Philip Mostert / Petra Diamonds Limited via AFP - Getty Images
This handout picture released by the Petra Diamonds company website on Jan. 21, 2014 shows a 29.6 carat blue diamond, worth several million dollars, which was found in January 2014 in the Cullinan mine near Pretoria, South Africa.
LONDON — A 29.6-carat blue diamond, one of the rarest and most coveted in the world with a possible price tag of tens of millions of dollars, has been discovered at a South African mine by Petra Diamonds.
The miner said the "exceptional" acorn-sized diamond, small enough to fit into the palm of a hand, was unearthed at the Cullinan mine near Pretoria.
The mine, owned by the firm since 2008, was also where the Cullinan Diamond was found in 1905 - described as the largest rough gem diamond ever recovered and weighing 3,106 carats.
Other notable diamonds found in the mine include a 25.5 carat Cullinan blue diamond, found in 2013 and sold for $16.9 million, and a diamond found in 2008, known as the Star of Josephine, which was sold for $9.49 million.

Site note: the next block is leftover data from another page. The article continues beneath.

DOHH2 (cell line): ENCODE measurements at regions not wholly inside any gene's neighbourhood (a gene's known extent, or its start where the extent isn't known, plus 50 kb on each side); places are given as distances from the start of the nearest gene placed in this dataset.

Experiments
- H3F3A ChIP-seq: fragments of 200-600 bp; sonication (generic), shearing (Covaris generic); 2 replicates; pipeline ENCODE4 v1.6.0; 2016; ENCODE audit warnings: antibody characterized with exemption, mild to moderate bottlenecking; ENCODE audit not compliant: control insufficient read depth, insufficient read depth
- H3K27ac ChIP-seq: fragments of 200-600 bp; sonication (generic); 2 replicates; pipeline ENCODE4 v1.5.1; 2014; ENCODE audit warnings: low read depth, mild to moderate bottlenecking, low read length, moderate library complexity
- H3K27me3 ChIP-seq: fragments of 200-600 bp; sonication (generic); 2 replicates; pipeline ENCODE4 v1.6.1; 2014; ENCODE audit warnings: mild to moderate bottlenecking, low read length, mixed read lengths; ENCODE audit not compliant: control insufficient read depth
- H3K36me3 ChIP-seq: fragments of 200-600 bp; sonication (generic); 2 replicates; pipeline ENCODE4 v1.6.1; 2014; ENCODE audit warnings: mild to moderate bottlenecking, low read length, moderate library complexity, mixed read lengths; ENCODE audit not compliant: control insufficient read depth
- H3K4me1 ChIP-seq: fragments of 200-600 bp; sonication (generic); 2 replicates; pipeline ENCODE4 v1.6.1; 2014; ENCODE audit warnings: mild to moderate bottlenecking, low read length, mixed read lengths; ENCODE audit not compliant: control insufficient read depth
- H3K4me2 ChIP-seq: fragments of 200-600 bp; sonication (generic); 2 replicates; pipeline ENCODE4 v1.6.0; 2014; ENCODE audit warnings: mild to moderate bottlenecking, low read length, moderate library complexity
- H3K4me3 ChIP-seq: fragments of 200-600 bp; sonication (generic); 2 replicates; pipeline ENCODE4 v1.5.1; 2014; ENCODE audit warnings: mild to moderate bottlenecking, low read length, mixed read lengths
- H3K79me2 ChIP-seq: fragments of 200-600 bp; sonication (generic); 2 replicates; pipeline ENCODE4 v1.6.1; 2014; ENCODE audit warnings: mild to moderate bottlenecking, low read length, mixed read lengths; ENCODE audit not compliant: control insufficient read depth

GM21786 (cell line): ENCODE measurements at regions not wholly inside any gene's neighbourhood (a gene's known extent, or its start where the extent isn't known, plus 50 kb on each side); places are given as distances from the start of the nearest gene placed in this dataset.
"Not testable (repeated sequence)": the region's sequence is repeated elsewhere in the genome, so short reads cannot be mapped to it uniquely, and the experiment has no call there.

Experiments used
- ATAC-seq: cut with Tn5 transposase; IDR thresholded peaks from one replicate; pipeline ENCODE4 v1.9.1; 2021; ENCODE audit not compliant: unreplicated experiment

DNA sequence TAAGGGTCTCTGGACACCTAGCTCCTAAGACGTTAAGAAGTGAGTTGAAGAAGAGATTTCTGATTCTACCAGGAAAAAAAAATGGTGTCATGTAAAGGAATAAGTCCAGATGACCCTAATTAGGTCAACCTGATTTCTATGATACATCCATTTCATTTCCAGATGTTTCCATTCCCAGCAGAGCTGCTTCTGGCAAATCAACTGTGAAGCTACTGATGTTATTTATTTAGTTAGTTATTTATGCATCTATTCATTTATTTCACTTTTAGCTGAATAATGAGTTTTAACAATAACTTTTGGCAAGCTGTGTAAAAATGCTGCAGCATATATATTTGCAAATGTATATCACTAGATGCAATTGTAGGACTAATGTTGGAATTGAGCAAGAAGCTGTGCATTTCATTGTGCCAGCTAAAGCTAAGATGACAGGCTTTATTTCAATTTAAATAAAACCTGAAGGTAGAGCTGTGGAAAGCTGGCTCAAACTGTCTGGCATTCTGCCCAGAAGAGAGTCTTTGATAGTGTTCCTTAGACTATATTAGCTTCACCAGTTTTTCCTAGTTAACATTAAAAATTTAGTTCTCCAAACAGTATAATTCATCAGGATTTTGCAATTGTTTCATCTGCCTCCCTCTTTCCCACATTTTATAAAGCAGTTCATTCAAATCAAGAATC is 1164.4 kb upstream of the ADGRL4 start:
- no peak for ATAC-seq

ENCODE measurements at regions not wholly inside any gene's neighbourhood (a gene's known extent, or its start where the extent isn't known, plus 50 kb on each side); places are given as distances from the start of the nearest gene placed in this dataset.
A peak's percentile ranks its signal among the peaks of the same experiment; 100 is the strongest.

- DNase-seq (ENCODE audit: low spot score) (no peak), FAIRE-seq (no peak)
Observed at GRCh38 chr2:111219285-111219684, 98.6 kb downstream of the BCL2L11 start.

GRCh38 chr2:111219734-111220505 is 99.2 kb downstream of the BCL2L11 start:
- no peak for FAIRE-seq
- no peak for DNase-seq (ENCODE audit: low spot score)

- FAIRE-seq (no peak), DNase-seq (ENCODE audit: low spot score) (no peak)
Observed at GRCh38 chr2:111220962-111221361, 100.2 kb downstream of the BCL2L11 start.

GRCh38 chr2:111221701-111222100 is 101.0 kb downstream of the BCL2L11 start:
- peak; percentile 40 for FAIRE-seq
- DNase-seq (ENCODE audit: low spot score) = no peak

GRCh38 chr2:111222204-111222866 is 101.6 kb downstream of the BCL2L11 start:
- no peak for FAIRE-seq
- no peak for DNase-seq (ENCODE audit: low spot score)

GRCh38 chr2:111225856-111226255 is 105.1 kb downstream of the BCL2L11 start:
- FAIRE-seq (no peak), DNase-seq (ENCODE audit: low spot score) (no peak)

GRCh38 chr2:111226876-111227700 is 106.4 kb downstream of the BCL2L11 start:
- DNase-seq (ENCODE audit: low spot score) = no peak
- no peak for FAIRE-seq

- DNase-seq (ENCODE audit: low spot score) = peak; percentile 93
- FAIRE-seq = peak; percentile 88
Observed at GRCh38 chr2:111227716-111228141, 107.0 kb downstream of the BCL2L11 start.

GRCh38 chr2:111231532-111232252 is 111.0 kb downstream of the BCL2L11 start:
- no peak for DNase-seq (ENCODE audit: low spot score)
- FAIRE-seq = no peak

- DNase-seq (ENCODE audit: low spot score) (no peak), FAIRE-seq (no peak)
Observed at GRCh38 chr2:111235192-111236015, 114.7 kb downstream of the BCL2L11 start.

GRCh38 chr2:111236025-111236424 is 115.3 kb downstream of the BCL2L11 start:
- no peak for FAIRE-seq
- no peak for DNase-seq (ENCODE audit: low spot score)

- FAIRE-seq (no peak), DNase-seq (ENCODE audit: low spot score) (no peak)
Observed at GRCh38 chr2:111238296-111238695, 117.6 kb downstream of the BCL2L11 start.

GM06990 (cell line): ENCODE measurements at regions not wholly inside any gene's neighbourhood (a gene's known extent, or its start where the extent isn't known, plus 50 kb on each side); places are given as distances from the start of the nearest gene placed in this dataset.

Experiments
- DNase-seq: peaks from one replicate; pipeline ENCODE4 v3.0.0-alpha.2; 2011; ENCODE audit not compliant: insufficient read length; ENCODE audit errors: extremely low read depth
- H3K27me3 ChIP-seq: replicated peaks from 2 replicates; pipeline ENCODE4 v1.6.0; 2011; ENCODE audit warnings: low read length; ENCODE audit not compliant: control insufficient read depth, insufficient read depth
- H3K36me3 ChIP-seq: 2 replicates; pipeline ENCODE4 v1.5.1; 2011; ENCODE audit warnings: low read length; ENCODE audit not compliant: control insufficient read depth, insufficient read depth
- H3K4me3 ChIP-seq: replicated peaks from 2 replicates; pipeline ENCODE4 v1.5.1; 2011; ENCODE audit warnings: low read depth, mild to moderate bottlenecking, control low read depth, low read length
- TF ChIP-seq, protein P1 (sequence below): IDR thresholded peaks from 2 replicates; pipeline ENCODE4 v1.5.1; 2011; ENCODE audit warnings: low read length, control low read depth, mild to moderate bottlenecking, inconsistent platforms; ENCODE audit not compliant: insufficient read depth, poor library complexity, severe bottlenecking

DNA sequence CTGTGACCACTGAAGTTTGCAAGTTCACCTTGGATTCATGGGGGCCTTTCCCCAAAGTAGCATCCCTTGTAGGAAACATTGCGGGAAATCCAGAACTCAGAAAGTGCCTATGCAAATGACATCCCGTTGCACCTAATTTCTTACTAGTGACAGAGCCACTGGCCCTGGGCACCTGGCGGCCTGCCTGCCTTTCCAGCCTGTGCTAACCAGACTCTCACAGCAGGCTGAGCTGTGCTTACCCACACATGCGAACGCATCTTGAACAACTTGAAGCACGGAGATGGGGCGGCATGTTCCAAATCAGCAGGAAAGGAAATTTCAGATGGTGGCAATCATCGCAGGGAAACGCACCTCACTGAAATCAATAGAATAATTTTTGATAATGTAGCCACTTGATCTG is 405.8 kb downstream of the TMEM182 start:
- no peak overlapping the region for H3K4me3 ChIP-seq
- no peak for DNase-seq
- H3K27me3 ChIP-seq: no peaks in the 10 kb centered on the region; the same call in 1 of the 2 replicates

Chief Executive Johan Dippenaar told Reuters the latest blue diamond discovery could outstrip recent finds.
"By some margin ... this is probably the most significant stone we've ever, in terms of blue stones, recovered," he said.
"The stones in the last year or so are selling well above $2 million per carat. That's not my quote, that's updates in the market," he said ahead of the company's first-half trading statement.
Petra Diamonds is due to release figures on production and sales for the six months to December 31 on Thursday, but these will not take into account the find which occurred in January.
Analyst Cailey Barker at brokers Numis thought the diamond could fetch between $15 million and $20 million at auction.
Diamonds from both the Cullinan mine in South Africa and the Williamson facilities in Tanzania, both owned by Petra, have been displayed at London's Buckingham Palace and are regarded as among the rarest and most valuable in the world.
The 1905 Cullinan Diamond has been cut into two stones - the First Star of Africa and the Second Star of Africa - and form part of Britain's Crown Jewels held in the Tower of London.
Dippenaar said the company would decide what to do with the diamond in the next week.